What do history's most notorious despots have in common with many of the flag-waving, patriotic politicians of our day? Both groups rise to power through the exploitation of fear, which has become a societal plague. There have been widespread casualties. We need an antidote. Feardom offers its readers a much-needed immunization.
photo credit: ww3billiard
Like parched lips to the water fountain, insolvent states are lapping up the dollars coming from the federal government in the latest round of socialist thievery and intergenerational slavery. Rather than face the hard task of balancing their own budgets based on available tax revenue, they welcome the (supposedly) free money as a political lifeline. Unwilling to face reality, they embrace the federal fantasy such a stimulus of necessity creates.
The Constitution’s framers created a system whereby sovereign and independent states delegated some of their powers to a central, federal government who could secure the blessings of liberty and provide for the general welfare of all. Thomas Jefferson described this structure once in a letter to Robert J. Garnett:
The best general key for the solution of questions of power between our governments is the fact that ‘every foreign and federal power is given to the Federal Government, and to the States every power purely domestic.’ I recollect but one instance of control vested in the Federal over the State authorities in a matter purely domestic, which is that of metallic tenders. The Federal is, in truth, our foreign government, which department alone is taken from the sovereignty of the separate States. (Thomas Jefferson, via Quoty)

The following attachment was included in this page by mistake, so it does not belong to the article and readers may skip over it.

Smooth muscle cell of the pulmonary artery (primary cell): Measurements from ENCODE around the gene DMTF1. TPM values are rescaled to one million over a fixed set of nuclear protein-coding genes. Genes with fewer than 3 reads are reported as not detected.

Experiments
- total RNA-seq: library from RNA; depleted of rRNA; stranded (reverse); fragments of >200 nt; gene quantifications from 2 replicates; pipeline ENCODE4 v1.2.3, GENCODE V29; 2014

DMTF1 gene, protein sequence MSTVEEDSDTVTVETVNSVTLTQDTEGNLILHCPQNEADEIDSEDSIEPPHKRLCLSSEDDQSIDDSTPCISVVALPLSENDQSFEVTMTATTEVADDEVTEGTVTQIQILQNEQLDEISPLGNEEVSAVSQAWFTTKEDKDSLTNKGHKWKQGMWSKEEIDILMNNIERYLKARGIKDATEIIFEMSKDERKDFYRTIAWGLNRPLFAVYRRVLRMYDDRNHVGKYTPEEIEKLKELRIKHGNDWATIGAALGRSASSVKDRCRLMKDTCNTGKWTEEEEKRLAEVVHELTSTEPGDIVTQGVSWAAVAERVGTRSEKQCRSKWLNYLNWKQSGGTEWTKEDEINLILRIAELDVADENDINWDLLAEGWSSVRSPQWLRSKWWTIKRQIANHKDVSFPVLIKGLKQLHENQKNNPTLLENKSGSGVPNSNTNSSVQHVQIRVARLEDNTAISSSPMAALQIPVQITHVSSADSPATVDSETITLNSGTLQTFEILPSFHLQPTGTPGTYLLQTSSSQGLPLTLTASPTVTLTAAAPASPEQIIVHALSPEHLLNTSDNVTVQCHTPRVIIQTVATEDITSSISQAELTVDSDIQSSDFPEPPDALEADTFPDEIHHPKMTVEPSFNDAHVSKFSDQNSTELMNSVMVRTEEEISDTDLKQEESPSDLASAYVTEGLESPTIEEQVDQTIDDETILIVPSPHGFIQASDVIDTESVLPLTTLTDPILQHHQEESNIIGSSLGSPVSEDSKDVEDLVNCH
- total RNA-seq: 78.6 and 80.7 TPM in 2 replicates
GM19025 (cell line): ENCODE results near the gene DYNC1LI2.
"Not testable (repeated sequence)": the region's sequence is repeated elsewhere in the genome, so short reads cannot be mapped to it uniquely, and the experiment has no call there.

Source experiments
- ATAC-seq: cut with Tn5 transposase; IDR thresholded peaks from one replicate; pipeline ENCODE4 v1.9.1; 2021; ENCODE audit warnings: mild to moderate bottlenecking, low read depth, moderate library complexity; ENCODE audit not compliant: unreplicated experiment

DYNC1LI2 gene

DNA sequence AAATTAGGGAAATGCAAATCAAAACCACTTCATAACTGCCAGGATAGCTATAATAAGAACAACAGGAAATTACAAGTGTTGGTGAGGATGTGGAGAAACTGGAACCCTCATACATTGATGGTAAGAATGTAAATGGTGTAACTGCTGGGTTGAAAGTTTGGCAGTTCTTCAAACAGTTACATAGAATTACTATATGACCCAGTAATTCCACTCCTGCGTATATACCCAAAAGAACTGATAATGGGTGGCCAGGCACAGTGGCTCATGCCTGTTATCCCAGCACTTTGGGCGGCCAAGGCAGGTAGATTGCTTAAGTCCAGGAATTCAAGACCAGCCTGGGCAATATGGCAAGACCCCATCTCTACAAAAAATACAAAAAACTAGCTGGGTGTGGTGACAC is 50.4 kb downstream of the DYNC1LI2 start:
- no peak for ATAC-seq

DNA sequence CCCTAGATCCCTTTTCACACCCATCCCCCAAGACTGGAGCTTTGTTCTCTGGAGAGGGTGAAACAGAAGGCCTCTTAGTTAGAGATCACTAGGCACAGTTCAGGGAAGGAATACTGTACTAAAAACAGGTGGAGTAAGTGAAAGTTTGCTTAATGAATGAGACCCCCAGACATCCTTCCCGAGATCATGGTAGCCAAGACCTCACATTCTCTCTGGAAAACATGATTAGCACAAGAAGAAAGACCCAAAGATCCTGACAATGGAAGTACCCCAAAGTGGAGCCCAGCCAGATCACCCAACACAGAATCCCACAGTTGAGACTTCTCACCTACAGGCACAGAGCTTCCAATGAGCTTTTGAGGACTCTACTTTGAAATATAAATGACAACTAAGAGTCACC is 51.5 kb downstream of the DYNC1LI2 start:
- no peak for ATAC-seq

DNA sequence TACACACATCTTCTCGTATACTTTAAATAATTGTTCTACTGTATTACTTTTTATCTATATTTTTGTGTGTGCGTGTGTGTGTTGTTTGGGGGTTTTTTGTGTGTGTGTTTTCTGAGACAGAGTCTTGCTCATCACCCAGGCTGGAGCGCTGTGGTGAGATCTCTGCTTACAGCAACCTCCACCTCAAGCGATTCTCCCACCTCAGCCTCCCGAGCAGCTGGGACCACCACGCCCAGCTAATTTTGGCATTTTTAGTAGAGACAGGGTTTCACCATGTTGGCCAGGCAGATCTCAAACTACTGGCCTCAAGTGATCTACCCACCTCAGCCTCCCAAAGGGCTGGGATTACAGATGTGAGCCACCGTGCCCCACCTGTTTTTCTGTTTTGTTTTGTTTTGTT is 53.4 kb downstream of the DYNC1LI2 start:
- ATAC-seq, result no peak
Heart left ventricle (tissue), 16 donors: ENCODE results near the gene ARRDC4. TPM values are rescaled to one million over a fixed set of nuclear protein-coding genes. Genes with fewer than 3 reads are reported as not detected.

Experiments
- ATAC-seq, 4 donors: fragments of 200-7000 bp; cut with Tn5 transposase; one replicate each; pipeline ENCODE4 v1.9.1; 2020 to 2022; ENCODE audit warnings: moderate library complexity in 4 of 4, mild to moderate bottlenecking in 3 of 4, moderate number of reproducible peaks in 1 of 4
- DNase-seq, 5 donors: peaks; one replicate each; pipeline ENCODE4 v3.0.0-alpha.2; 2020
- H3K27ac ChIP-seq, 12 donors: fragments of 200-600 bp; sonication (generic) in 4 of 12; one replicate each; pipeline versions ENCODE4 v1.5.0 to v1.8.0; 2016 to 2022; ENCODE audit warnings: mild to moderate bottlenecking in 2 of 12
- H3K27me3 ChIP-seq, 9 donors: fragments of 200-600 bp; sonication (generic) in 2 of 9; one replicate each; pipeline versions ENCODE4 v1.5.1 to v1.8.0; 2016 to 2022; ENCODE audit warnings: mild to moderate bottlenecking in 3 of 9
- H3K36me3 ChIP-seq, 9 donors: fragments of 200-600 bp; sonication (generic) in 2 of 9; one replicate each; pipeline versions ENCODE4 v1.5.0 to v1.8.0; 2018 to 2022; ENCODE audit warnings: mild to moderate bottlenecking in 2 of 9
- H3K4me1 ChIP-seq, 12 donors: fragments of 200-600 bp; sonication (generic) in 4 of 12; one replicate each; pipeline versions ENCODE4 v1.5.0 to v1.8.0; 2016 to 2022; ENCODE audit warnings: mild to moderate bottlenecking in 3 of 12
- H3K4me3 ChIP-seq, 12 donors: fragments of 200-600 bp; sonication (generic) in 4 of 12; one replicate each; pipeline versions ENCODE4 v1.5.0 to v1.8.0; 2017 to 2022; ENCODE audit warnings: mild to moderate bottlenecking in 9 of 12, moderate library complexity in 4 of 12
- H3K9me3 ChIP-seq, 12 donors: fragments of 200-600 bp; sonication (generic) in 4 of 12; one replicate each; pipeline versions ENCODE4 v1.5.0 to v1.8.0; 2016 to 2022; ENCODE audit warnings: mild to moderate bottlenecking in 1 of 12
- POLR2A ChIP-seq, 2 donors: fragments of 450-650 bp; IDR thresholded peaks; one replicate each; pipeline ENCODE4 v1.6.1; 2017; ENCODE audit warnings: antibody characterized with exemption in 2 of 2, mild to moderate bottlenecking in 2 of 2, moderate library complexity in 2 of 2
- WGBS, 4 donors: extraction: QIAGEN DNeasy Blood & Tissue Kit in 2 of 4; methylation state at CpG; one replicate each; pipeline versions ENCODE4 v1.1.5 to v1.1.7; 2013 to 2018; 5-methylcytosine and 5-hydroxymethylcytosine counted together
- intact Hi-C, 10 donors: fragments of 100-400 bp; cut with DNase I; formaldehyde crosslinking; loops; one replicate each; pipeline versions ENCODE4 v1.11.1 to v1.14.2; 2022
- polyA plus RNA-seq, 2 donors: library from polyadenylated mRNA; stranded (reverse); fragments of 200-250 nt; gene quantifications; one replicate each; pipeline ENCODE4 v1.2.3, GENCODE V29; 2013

Today, however, the tentacles of the federal government have a far greater and deeper reach into the affairs of its subservient state governments. In most cases, sovereignty has been replaced with dependency; assertion of power with groveling for assistance; exercise of delegated authority with fear of stepping on the federal government’s toes.
But in nearly every case, federal money is welcomed with open arms and visible relief. State leaders seem unwilling to recognize the simple fact that what the federal government pays for, it controls. Such control may start out slowly and with measured reticence, but nobody finances the operation of anything without ultimately having a say in how it is carried out.
From this we learn that in order to be sovereign, one must be self-sustaining. The ability to self-govern (acting instead of being acted upon) requires not being in bondage through slavery (financial or otherwise) to another party. Thus, by accepting federal money for internal projects and programs, states are further surrendering their sovereignty and eroding any sort of division between state and federal spheres of authority.
Just as a drug addict is dependent upon his supplier for the continual provision of resources he “needs”, so too do the states increase their addiction to easy money by accepting handouts from Uncle Sam. Both the supplier and the federal government know that once the addict is hooked, they’ll do anything demanded of them in order to get just one more fix they so desperately need.